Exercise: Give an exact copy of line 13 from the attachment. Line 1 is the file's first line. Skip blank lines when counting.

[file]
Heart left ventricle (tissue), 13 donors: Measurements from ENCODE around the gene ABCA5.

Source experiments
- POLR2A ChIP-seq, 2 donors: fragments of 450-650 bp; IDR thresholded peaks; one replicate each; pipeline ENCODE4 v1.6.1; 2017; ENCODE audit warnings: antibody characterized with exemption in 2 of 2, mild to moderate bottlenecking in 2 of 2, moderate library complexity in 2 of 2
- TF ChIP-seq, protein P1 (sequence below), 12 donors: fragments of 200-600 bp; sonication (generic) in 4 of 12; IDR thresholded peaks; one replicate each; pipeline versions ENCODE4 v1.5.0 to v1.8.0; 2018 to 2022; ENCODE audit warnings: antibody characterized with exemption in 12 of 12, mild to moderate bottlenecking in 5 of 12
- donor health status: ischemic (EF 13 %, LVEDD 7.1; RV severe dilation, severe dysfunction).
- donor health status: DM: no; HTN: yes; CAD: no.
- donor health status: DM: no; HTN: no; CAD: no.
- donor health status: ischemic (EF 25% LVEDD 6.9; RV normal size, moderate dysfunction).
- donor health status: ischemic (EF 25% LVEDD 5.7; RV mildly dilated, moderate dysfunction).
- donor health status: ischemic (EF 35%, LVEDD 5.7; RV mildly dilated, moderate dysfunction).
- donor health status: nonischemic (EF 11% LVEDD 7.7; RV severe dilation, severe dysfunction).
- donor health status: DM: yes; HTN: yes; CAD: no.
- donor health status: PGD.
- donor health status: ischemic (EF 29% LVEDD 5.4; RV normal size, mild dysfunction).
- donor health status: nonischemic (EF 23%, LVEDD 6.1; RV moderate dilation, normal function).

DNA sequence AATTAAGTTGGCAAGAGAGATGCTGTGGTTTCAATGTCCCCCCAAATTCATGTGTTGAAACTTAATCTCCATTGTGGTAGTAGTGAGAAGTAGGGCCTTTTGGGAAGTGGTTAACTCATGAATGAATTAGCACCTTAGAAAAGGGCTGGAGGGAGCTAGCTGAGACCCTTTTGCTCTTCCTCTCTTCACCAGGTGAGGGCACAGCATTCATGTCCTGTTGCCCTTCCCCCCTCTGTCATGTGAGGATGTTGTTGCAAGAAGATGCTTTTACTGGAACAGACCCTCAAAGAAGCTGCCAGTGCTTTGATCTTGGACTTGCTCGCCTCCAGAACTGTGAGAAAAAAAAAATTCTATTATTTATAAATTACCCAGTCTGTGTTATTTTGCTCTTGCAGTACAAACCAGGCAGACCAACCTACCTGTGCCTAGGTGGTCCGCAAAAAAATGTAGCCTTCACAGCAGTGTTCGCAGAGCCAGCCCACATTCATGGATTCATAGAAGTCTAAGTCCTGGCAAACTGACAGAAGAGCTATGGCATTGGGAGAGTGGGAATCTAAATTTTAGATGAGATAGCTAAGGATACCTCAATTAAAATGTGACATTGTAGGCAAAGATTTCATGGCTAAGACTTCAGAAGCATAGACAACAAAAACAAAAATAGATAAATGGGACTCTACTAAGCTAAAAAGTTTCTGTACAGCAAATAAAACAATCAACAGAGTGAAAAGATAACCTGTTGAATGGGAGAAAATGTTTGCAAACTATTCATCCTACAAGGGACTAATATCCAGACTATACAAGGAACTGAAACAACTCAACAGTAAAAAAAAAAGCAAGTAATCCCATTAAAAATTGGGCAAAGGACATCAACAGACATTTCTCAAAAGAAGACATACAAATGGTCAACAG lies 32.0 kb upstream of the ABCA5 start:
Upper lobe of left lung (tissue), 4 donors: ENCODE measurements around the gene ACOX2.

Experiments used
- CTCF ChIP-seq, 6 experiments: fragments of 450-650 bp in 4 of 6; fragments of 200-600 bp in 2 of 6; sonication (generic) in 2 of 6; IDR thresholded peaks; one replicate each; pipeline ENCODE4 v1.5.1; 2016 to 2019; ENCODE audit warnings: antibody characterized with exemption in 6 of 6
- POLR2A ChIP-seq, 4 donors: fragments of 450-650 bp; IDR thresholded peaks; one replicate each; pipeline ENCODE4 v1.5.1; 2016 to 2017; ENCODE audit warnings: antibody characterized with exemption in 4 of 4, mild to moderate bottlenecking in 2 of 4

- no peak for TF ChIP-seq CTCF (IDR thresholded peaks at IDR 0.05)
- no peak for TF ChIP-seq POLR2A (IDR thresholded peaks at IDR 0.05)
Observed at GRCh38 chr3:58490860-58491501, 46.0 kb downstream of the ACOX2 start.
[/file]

- donor health status: PGD.